Man Accused of Murdering Woman He Met Online, then Covering Crime by Setting Wildfire that Killed 2

The burned body of Priscilla Castro, 32, was recovered after California's Markley Fire, which also killed Douglas Mai, 82, and Leon "James" Bone, 64

Priscilla Castro
Priscilla Castro. Photo: Vacaville Police Department

A California man already charged with the murder of a woman last August is now likely facing additional charges of arson and murder after the deaths of two men who died in a wildfire he allegedly set to cover up her killing.

The latest revelations, announced Wednesday in a news conference by the Solano County Sheriff's Office, have caused the family of the first victim to relive the pain of losing 32-year-old mother Priscilla Castro.

"I knew there were ugly people in the world but I never knew they would do something to someone so close to us," Priscilla's sister, Jasmine Castro, told CBS Sacramento.

The additional victims — Douglas Mai, 82, and Leon "James" Bone, 64 — both lived in the path of what became known as the Markley Fire, which merged with other blazes last August to become the LNU Lightning Complex fire, one of the largest in California's history.

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Only recently did authorities conclude the Markley Fire was started by arson, Solano County Sheriff's Lt. Jackson Harris said at the news conference, reports the Times-Herald.

Castro was reported missing to Oakland police on Aug. 18 after her family had been unable to reach her the previous two days, during which time the fire broke out, Vacaville police said in a news release.

Investigators discovered her abandoned car in Vacaville, and learned that she'd come to Vacaville on the evening of Aug. 16 for a date arranged online with Vacaville resident Victor Serriteno, after which she was not seen or heard from again.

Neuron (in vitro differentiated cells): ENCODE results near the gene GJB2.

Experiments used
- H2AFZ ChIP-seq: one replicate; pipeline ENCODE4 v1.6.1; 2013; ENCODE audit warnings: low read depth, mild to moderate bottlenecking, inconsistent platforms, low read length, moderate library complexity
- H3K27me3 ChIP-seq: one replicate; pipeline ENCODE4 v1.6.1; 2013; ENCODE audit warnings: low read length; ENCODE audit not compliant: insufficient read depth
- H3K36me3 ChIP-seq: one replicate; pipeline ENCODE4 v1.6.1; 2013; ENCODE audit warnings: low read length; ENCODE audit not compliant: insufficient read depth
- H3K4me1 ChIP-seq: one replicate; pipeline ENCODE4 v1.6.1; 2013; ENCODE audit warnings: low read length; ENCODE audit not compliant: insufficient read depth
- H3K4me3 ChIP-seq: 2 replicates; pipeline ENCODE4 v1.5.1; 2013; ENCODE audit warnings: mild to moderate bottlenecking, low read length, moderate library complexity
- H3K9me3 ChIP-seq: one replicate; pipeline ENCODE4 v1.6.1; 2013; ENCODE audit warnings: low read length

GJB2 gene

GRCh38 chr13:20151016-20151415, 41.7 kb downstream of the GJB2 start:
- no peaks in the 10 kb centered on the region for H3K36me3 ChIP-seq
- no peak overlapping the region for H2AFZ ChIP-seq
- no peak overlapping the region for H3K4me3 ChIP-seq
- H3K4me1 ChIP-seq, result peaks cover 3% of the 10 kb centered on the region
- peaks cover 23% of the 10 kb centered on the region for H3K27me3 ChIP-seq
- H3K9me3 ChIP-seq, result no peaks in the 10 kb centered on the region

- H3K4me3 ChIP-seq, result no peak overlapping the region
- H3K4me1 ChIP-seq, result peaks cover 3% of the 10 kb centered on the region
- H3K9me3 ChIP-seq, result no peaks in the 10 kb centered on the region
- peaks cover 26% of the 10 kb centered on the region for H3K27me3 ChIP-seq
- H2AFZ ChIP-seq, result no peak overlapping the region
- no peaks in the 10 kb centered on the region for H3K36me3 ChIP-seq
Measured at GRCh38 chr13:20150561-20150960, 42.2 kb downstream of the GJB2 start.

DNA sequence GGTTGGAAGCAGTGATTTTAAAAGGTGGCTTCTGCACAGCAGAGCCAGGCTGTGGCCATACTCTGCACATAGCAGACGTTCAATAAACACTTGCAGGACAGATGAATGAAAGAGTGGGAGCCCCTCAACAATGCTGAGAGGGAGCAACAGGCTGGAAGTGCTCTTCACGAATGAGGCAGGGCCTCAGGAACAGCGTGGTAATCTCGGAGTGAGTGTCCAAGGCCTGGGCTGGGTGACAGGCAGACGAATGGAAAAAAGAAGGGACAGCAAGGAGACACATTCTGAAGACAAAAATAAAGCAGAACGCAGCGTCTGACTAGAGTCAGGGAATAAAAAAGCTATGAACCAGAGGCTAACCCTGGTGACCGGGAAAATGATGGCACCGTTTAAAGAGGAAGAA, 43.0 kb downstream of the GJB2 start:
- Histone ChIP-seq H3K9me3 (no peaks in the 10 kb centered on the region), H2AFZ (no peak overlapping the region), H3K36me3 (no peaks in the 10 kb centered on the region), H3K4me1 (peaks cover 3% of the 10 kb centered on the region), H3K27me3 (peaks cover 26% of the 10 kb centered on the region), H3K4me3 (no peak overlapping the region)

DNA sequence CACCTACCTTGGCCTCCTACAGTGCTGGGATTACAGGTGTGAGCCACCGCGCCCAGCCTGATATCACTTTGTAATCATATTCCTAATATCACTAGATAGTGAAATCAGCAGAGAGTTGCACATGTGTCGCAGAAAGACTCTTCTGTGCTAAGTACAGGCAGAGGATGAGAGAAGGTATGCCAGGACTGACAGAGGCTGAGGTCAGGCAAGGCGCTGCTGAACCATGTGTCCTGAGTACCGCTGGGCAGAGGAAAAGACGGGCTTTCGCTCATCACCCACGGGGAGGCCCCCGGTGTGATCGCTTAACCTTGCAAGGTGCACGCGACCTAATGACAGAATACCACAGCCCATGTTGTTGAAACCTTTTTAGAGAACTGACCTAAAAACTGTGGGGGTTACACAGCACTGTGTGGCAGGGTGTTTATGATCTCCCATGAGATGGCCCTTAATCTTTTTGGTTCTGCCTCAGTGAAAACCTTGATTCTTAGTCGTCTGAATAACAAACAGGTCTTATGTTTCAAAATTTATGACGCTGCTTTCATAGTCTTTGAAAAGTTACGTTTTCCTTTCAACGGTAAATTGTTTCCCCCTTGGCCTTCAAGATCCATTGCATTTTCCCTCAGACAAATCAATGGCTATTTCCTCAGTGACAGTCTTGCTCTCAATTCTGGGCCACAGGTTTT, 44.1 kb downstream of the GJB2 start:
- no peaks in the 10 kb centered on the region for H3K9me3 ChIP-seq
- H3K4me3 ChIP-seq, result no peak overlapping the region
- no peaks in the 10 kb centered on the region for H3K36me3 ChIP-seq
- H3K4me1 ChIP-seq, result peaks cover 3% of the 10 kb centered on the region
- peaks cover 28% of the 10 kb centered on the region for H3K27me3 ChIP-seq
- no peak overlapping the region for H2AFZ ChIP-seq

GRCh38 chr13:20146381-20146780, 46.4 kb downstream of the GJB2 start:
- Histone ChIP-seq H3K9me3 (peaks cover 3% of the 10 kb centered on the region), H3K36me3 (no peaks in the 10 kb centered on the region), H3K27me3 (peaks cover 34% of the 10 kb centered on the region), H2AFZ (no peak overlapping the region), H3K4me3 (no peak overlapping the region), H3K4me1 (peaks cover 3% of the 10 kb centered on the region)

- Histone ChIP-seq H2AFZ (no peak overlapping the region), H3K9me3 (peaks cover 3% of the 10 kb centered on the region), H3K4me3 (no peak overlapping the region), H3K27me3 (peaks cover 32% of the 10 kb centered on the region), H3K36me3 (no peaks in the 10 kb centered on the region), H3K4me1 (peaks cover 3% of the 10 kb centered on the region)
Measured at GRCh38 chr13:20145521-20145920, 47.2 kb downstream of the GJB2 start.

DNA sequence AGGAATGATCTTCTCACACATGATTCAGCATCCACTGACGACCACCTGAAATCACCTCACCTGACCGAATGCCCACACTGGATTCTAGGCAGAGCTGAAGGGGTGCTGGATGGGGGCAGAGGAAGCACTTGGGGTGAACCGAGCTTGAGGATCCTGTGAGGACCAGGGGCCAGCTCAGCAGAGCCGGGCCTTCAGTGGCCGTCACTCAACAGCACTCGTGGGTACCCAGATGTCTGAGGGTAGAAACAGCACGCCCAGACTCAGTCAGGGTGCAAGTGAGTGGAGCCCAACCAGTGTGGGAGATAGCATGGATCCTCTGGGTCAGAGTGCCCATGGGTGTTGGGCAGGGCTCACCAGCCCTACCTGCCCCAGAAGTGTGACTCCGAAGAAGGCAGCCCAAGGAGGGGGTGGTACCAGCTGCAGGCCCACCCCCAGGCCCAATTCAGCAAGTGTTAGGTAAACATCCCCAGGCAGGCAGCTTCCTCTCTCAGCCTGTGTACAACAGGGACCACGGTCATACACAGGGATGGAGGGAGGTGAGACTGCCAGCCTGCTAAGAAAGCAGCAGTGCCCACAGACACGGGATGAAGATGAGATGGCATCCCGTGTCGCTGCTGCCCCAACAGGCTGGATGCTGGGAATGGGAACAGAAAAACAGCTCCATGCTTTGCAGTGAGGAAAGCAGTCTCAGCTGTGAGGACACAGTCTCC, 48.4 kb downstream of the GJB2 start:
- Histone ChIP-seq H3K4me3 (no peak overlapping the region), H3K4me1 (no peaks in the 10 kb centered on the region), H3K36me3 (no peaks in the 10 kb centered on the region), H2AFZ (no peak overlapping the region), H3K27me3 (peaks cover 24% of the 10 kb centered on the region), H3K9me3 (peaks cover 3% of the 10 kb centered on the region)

Victor Serriteno
Victor Serriteno, at right. Vacaville Police Dept.

Authorities who relied on cell phone records and analytics software began a focused search for Castro on Sept. 2 and recovered her burned body near the fire's origins in a rural area of Solano County near Lake Berryessa.

Based on multiple interviews, cell phone records, surveillance camera footage and additional evidence, police tracked down Serriteno and arrested him in Santa Clara on Sept. 11, a day after Castro's remains were identified. Authorities have not revealed how Castro died.

Serriteno, 29, was jailed with no bail on a charge of homicide, and has pleaded not guilty to Castro's murder.

"Based on the extensive investigation, we believe Serriteno deliberately set the Markley Fire in an attempt to conceal his crime," the Solano County Sheriff's Office said in a statement, reports NBC Bay Area.

The additional Markley Fire victims, Mai and Bone, both were found dead in their homes in unincorporated Solano County, according to the sheriff's office.

Solano County District Attorney Krishna Abrams said at the news conference that Serriteno would be charged with their murders, along with arson, and would be arraigned Friday.

"The fire had devastating impacts on so many people in our community," Abrams said.

Bone was visually impaired, lived alone, didn't have a phone, and relied on in-person communication as he walked for miles and waved to everyone who passed, his neighbors told KCRA after his death.

"I've been going out here since I was a little kid, so he'd always be out on the road walking, big smile, nice wave — really friendly man," said Nathan Guerrero, who grew up in the area.

Mai was a father of two and former law enforcement officer, "an avid outdoorsman, boater, handyman, full of fun facts with an unsurpassed dry sense of humor," according to his obituary. "As an altruistic friend and member of the community, you could always count on Doug if you needed to borrow a tool or just needed a shoulder. He never missed going to the end of the driveway to pick up his paper, returning to a cup of coffee and to work his daily crossword, while the cats walked on his paper and the dog laid at his feet."

"We really feel for them because we know the pain, we know how they feel to lose the one you love," said Castro's sister. "[Serriteno] doesn't deserve to get away with not one bit of this."

Castro's mother, Lisa Phelps Nunez, told CBS Sacramento that her daughter, who dreamed of one day owning her own hair salon, "left us with her beautiful daughter and her smile has left an imprint on our heart, something we will hold dear. We will never forget."

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